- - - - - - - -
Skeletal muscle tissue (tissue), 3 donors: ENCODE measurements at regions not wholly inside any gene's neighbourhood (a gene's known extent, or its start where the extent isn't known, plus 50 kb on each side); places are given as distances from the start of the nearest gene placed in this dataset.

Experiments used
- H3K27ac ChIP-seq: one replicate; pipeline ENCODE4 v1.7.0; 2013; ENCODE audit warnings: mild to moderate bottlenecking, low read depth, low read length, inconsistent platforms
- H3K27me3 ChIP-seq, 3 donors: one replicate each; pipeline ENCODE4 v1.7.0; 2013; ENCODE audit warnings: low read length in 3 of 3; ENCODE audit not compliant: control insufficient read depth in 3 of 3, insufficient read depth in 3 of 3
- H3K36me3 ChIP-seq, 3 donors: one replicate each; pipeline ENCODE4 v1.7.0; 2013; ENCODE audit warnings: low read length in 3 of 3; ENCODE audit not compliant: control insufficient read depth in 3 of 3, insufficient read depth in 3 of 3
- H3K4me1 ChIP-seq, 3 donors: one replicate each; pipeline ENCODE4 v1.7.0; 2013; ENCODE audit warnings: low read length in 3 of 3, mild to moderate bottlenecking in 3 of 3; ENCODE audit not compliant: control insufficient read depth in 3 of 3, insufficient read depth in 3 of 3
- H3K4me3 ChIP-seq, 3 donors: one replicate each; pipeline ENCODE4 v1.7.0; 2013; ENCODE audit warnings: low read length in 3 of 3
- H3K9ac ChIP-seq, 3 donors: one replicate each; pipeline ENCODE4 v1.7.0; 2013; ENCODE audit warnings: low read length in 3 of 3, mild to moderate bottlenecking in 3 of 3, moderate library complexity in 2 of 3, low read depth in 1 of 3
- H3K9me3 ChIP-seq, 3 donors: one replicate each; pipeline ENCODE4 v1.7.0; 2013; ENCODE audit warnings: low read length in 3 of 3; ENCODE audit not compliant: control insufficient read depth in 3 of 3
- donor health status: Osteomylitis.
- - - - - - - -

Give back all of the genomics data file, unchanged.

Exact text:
Skeletal muscle tissue (tissue), 3 donors: ENCODE measurements at regions not wholly inside any gene's neighbourhood (a gene's known extent, or its start where the extent isn't known, plus 50 kb on each side); places are given as distances from the start of the nearest gene placed in this dataset.

Experiments used
- H3K27ac ChIP-seq: one replicate; pipeline ENCODE4 v1.7.0; 2013; ENCODE audit warnings: mild to moderate bottlenecking, low read depth, low read length, inconsistent platforms
- H3K27me3 ChIP-seq, 3 donors: one replicate each; pipeline ENCODE4 v1.7.0; 2013; ENCODE audit warnings: low read length in 3 of 3; ENCODE audit not compliant: control insufficient read depth in 3 of 3, insufficient read depth in 3 of 3
- H3K36me3 ChIP-seq, 3 donors: one replicate each; pipeline ENCODE4 v1.7.0; 2013; ENCODE audit warnings: low read length in 3 of 3; ENCODE audit not compliant: control insufficient read depth in 3 of 3, insufficient read depth in 3 of 3
- H3K4me1 ChIP-seq, 3 donors: one replicate each; pipeline ENCODE4 v1.7.0; 2013; ENCODE audit warnings: low read length in 3 of 3, mild to moderate bottlenecking in 3 of 3; ENCODE audit not compliant: control insufficient read depth in 3 of 3, insufficient read depth in 3 of 3
- H3K4me3 ChIP-seq, 3 donors: one replicate each; pipeline ENCODE4 v1.7.0; 2013; ENCODE audit warnings: low read length in 3 of 3
- H3K9ac ChIP-seq, 3 donors: one replicate each; pipeline ENCODE4 v1.7.0; 2013; ENCODE audit warnings: low read length in 3 of 3, mild to moderate bottlenecking in 3 of 3, moderate library complexity in 2 of 3, low read depth in 1 of 3
- H3K9me3 ChIP-seq, 3 donors: one replicate each; pipeline ENCODE4 v1.7.0; 2013; ENCODE audit warnings: low read length in 3 of 3; ENCODE audit not compliant: control insufficient read depth in 3 of 3
- donor health status: Osteomylitis.